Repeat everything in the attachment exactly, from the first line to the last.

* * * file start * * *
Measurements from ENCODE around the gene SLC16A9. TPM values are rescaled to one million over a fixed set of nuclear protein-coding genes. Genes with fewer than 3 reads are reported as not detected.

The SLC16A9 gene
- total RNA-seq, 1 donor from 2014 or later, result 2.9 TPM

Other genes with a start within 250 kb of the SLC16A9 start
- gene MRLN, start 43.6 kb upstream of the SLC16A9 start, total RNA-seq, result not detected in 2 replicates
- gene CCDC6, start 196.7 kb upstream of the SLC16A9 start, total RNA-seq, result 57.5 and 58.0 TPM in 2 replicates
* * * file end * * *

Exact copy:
Measurements from ENCODE around the gene SLC16A9. TPM values are rescaled to one million over a fixed set of nuclear protein-coding genes. Genes with fewer than 3 reads are reported as not detected.

The SLC16A9 gene
- total RNA-seq, 1 donor from 2014 or later, result 2.9 TPM

Other genes with a start within 250 kb of the SLC16A9 start
- gene MRLN, start 43.6 kb upstream of the SLC16A9 start, total RNA-seq, result not detected in 2 replicates
- gene CCDC6, start 196.7 kb upstream of the SLC16A9 start, total RNA-seq, result 57.5 and 58.0 TPM in 2 replicates